Financial services leaders offer gloomy outlook as European lockdowns return

The continuing economic fallout stemming from Covid-19 restrictions has prompted financial services leaders to lower their revenue expectations for 2020 and prepare to cut operating budgets ahead of a challenging 2021, according to a new snap poll organised by Luxembourg for Finance.

Following on a survey conducted in May 2020, Luxembourg’s development agency for the financial services industry, in October, asked nearly 400 senior or c-suite executives working at international financial services firms – including major banks, asset managers, insurers, and private equity firms – for their views on the macro economic situation. With one quarter of respondents seeing the operating environment becoming more volatile and major disruptions ahead, the results revealed that 60 per cent are now forecasting lower than expected revenues for the end of 2020, while 75 per cent of respondents expect to see no international investment growth in 2021, with 31 per cent even expecting a decrease.

In one bright spot in their outlook, 55 per cent of respondents said they were “rather confident” about revenue growth next year, with a further 9 per cent purporting to be “absolutely confident”. This could however be linked to the fact that over half (56 per cent) plan to reduce their operating budgets for 2021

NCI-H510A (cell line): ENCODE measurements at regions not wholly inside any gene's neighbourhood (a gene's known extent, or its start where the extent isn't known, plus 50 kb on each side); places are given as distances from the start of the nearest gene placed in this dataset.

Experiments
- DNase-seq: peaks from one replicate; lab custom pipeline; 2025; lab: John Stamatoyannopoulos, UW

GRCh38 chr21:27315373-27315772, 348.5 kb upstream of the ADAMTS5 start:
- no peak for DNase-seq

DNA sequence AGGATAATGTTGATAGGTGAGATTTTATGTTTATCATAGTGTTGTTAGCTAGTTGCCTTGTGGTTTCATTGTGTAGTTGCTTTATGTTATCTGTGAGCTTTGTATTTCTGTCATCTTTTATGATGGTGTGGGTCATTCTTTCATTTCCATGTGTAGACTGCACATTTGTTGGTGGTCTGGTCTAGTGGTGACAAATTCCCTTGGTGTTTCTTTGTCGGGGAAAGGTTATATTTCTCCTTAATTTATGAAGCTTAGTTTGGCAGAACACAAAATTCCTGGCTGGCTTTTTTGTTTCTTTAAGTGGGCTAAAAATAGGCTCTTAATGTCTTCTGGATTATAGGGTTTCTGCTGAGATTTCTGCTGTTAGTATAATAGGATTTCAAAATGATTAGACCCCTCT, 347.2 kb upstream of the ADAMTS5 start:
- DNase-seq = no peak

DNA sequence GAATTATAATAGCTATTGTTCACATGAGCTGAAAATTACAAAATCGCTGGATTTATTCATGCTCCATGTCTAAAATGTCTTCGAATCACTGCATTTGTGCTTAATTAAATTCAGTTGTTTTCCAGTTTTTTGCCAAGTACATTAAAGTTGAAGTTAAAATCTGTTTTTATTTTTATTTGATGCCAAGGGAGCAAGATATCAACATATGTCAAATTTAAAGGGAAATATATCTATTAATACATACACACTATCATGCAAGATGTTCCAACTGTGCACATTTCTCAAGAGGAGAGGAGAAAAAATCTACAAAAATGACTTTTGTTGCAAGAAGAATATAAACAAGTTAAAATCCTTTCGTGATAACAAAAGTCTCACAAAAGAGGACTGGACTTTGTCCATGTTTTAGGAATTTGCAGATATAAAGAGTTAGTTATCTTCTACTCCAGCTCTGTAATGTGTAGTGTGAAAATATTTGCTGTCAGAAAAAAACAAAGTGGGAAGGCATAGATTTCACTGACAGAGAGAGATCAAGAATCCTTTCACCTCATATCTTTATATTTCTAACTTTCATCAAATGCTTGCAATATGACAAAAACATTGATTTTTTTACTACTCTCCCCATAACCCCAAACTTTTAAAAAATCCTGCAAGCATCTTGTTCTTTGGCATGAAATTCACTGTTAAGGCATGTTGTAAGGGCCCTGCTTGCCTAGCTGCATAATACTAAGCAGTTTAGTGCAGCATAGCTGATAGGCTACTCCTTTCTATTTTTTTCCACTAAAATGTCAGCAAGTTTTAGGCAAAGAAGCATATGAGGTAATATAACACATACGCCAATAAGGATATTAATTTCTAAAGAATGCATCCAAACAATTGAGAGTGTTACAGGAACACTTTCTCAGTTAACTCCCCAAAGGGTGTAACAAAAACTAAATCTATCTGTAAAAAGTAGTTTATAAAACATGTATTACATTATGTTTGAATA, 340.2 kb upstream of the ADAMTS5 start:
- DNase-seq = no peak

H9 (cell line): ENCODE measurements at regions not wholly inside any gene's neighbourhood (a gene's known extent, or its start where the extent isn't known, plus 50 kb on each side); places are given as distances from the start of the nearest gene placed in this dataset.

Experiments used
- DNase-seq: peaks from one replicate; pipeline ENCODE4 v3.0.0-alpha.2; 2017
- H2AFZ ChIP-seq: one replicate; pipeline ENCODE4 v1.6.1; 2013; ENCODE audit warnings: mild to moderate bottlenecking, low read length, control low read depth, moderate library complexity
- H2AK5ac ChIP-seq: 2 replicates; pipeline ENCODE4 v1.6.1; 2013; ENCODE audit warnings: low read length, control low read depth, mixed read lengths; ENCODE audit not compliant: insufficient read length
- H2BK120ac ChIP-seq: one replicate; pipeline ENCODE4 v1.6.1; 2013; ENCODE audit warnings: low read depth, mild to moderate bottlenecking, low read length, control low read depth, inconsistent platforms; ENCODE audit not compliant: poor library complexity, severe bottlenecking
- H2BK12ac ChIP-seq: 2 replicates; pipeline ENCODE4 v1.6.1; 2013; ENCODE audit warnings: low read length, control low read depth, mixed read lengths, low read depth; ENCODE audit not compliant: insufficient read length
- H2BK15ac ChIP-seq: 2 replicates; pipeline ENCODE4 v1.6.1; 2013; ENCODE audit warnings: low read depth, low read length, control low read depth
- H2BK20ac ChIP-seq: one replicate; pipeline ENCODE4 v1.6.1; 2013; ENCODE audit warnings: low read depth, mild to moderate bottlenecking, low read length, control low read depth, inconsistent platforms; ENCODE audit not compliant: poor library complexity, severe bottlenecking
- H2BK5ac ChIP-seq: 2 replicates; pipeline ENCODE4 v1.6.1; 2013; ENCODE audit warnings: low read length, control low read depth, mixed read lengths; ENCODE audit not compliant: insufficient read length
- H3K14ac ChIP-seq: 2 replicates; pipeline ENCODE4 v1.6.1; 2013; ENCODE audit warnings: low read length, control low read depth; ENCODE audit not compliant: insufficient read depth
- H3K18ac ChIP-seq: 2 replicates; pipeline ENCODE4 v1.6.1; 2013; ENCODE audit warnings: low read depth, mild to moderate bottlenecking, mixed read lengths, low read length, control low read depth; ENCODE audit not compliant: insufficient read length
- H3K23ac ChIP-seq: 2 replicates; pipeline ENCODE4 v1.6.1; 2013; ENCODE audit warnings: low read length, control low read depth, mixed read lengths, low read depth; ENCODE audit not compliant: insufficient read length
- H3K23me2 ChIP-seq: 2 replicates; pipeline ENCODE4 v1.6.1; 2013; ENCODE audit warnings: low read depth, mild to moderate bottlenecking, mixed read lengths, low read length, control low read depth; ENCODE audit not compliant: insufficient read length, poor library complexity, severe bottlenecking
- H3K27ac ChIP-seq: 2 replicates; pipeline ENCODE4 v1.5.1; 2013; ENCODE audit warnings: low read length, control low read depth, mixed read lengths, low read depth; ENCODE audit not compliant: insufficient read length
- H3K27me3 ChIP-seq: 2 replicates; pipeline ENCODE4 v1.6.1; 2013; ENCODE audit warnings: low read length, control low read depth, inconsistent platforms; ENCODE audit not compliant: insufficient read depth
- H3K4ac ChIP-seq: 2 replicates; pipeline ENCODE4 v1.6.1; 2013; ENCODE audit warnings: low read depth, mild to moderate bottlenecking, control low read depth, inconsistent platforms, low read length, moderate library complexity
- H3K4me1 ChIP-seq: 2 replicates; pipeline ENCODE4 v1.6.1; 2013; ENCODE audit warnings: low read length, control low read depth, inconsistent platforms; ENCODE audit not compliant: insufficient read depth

The survey also asked how companies are embracing new ways of working given ongoing social distancing measures and stay at home requests from governments. Asked what they would do if restrictions were lifted and the situation normalises in 2021, nearly three quarters (74 per cent) said they would continue with some sort of remote working approach for at least one day a week. 32 per cent said they would allow two-three days per week if possible.
 
Commenting on the survey, Nicolas Mackel, CEO of Luxembourg for Finance, says: “Unsurprisingly, most financial services chiefs forecast headwinds, such as continued geopolitical risks, in the short to medium term. 2021 looks set to be challenging with many cutting operating budgets and shrinking their global investments. However, it is reassuring to see some considerable confidence about top line growth returning next year. It is also clear that remote working is going to be a lasting legacy of this crisis, which in my view has its pros and cons.
 
“This is a critical time for national policy makers. They must work together to ensure that the financial sector can continue to play its role in supporting real economies, and boosting growth and jobs, across global markets. It is vital that finance is enabled to underpin the ‘build back better’ agenda, and more specifically Europe’s bold Green Deal.”